Every GIS tech has run into these annoying demons. They can be puzzling because the geospatial world uses some geometries that normal people may not know about. They are often called geoms, too, just to be extra confusing. All of them are constructed from a list of one or more points like a connect-the-dots drawing. This concept is called vector graphics because the word vector means "carrier" in Latin — the shape is "carried" from point to point. How this string of points is stored is what matters. The order and position of points are what cause problems.
This post will rely on the Open Geospatial Consortium (OGC) for its definition of validity but, to understand what's really going on, let's keep it simple. Although geometries are normally stored and processed as huge blobs of 1s and 0s, they can also be expressed as text. KML, GeoJSON and WKT are common formats for doing that. The WKT syntax (Well-Known Text) is very readable and should help clarify the situation. Here's how it works:
Each point or vertex in a 2-D geometry is a Cartesian coordinate expressed as an X and Y value. The X value always comes first. (Geographers tend to think "lat-long" but that's actually backwards.) There is a space between the X and Y values and commas delimit the individual vertices. Each segment of the geometry is enclosed in parentheses and the entire thing is preceded by the name of the geometry type. The primitive types are pretty easy:
|POINT (30 10)|
|LINESTRING (30 10, 10 30, 40 40)|
|POLYGON ((30 10, 40 40, 20 40, 10 20, 30 10))|
A LINESTRING is just a line made from a string of points. A POLYGON is enclosed in double parentheses and its final point is the same as its first. This repeated point closes the polygon. The double parentheses might seem redundant until you encounter a polygon with a hole in it. That looks like this:
|POLYGON ((35 10, 45 45, 15 40, 10 20, 35 10), (20 30, 35 35, 30 20, 20 30))|
Unlike points and lines, polygons have an interior. They are always bounded by an outside perimeter and can have zero to many internal voids. The list of points (or vertices) that define the external and any internal boundaries are called rings. This is where the order of the points becomes important. The external ring should be in counter-clockwise order. Any internal rings should be in clockwise order. This preserves the convention that the inside of the polygon is always on the left as each ring is drawn. This clarifies where the polygon should be filled and where it should not.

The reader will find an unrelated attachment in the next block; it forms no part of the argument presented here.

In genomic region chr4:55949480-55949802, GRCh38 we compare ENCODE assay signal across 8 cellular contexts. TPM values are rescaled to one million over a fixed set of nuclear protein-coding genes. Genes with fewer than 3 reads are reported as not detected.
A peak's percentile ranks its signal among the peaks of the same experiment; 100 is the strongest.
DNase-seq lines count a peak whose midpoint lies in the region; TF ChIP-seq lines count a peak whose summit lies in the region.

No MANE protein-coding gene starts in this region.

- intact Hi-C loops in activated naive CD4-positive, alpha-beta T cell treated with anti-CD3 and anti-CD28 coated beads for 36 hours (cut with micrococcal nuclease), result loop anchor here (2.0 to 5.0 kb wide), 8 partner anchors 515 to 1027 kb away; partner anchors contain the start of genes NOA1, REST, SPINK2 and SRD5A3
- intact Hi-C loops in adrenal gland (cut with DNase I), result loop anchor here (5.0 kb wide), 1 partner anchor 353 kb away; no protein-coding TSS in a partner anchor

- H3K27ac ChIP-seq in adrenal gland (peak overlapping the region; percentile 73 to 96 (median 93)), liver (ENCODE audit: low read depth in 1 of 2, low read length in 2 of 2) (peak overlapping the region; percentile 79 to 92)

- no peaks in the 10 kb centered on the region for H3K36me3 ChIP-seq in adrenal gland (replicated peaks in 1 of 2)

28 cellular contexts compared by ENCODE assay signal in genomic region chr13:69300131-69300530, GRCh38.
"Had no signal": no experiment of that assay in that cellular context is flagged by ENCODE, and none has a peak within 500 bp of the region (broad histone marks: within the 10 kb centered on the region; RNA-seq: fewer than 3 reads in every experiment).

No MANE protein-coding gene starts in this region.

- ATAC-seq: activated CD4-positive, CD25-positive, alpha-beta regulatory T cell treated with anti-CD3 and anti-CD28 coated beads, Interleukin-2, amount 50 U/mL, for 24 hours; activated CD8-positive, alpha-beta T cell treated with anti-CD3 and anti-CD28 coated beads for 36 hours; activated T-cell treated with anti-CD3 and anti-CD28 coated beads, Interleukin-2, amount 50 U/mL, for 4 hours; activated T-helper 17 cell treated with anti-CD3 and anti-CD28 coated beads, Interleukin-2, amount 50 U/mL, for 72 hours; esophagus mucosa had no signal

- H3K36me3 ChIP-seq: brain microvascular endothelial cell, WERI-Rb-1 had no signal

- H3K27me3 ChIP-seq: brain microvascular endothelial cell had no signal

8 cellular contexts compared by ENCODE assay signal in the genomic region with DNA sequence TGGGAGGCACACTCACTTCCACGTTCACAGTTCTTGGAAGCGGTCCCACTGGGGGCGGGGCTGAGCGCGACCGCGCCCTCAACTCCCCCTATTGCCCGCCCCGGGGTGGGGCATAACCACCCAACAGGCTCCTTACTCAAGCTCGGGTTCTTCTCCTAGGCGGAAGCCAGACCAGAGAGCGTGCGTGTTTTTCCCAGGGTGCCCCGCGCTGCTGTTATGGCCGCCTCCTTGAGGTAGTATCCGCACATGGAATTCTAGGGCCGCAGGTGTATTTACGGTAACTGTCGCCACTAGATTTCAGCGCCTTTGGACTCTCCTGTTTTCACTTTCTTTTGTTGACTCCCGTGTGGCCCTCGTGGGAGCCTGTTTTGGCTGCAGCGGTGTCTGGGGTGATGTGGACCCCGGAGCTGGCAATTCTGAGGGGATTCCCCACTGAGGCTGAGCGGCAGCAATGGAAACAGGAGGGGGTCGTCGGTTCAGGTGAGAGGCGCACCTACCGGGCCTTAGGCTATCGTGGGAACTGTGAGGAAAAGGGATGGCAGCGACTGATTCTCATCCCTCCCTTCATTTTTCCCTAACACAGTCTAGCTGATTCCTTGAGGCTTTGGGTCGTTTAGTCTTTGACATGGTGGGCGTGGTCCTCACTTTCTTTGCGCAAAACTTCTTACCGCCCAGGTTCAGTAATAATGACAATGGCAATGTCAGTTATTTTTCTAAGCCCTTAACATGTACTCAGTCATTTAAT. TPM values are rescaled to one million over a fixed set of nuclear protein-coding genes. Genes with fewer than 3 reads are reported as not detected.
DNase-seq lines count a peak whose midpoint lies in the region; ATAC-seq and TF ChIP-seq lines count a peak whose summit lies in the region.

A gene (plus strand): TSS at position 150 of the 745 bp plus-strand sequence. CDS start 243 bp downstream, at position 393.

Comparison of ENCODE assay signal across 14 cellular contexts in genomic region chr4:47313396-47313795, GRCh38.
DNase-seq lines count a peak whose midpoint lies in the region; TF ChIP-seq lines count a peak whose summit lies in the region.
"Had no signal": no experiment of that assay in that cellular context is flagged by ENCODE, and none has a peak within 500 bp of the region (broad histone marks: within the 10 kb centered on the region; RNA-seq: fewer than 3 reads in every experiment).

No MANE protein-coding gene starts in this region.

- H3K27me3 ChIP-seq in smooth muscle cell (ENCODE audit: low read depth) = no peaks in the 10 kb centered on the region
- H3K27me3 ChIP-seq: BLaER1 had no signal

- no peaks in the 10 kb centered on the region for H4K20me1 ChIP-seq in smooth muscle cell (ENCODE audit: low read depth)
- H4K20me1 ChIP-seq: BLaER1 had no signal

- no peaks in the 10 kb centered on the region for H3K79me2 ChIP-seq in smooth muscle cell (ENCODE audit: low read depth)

Multi-part geometries are also common and they look like this:
|MULTIPOINT ((10 40), (40 30), (20 20), (30 10))|
|MULTILINESTRING ((10 10, 20 20, 10 40), (40 40, 30 30, 40 20, 30 10))|
|MULTIPOLYGON (((30 20, 45 40, 10 40, 30 20)), ((15 5, 40 10, 10 20, 5 10, 15 5)))|
These are all single geometry objects with multiple parts. The same format and rules that apply to primitives apply to each part of a multi-geometry. Polygons are actually the only geometry type that can truly be invalid. Here are the rules set by the OGC standard:
- all rings must close
- interior rings must be entirely enclosed by the exterior ring
- rings may not cross over each other nor themselves
- rings may only touch each other at a single point
A ring that crosses over itself is self-intersecting. This is another case of points being out of order. The example below shows a self-intersection polygon and identifies the problematic vertices. Was this supposed to have been an indentation in the exterior ring, or a separate interior ring with another vertex at the intersection?
|POLYGON ((35 10, 45 45, 15 40, 10 20, 25 15, 35 35, 20 30, 35 10))|
If you think of a polygon as a slice of Swiss cheese, these rules make perfect sense. All of the edges, inside and out, have to be complete. The holes can't overlap or be twisted. And a hole that overlaps the outside edge isn't really a hole, it's a part of the edge. A polygon that tries to do otherwise is obviously invalid!
I should mention that WKT supports several additional geometry types including curves, circles and regular polygons in which control parameters define the shape rather than individual vertices — but that is beside the point (so to speak). WKT is only being used here to illustrate the vector concept.
Lines can also suffer from self-intersections. Although this is allowed by the standard, it may not be desirable. Spatial functions and calculations are fairly demanding and malformed data can cause inaccurate results, hinder performance, bloat log files and hang or crash applications. Such things are also very difficult to replicate and troubleshoot.
An invalid geometry error is actually a good thing. It's a clear signal that something needs to be fixed and the remedy can be fairly painless. QGIS is a great tool for the task. It's a free, open-source GIS editor that supports most common geospatial databases and file formats. It includes a geometry checker that can find self-intersections and duplicate vertices, and it will show you exactly which ones need attention. QGIS also has a topology checker which can identify issues with the relationships between different geometries and different layers including duplicates, gaps, overlaps and other misalignments. The editing tools are quite nice, too.
If you are working with a database layer, you have some other options as well. PostGIS has a wonderful ST_MakeValid() function that attempts to create a valid representation from an invalid geometry without losing any vertices. PostGIS can also provide preventative protection with table constraints to enforce consistent type, projection and dimensionality.
Regardless of your toolset or technology, maintaining a valid and well-formed dataset can be critical to your success. Geospatial datatypes no different in that regard — just cheesier.
(from which some images were borrowed)